Since I do this stuff for a living, certain headlines grab my attention. This one did today. The lady had been sentenced for Intoxication Manslaughter which is a Second Degree felony carrying with it a 2 to 20 year sentence. So my initial reaction was that she had received the maximum --- until the story told me that the prosecutor had asked for 50 years. That confused me. But buried in the story was the answer: "She’s led a productive life since her drug conviction almost 18 years ago," her lawyer said. So a silly drug conviction changed things dramatically. First, the conviction allowed the Intoxication Manslaughter to be enhanced to a First Degree Felony carrying with it a range of 5 years to Life in prison. (Explaining why the prosecutor asked for 50 years.) Secondly, the prior conviction caused her to have the judge assess punishment instead of a jury because a jury cannot give probation to a person with a prior felony conviction (although a judge can.) So if she wanted to beg for probation, she could only beg to a judge, not a jury. The problem is that there is no statute of limitations for the use of prior convictions. A penny-ante dope conviction at age 20 can come back to haunt you at age 50.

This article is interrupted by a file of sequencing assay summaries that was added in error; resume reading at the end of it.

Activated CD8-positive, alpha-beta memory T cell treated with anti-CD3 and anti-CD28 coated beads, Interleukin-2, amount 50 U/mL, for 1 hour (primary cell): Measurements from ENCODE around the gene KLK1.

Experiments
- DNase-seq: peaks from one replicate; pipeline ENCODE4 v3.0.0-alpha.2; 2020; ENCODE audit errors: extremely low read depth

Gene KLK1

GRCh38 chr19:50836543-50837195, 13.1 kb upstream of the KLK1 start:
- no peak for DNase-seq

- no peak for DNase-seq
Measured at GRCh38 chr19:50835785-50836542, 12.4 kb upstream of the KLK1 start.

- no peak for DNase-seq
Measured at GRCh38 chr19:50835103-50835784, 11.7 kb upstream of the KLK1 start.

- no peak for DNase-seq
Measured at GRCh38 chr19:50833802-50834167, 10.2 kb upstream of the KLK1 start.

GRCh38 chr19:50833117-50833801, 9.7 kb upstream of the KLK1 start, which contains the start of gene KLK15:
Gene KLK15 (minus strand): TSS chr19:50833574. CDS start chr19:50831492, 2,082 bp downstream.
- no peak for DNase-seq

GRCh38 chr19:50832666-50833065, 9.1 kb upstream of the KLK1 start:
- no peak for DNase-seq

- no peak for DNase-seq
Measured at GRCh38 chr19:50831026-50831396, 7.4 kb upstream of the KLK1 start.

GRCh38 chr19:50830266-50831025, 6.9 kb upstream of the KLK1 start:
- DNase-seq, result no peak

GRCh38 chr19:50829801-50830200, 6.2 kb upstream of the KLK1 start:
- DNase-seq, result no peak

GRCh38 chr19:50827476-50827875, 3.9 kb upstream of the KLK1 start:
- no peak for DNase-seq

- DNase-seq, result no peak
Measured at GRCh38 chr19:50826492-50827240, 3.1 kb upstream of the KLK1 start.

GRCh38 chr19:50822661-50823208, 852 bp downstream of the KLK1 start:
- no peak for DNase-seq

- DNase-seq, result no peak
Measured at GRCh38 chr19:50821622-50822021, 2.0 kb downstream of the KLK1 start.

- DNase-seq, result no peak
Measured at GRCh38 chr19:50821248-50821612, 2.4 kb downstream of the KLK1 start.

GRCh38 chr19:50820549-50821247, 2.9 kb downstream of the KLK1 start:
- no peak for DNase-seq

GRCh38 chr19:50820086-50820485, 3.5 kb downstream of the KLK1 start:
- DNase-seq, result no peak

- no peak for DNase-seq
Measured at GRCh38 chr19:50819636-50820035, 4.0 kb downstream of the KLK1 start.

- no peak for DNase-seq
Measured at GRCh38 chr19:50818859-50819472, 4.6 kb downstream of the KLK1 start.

at 8:15 AM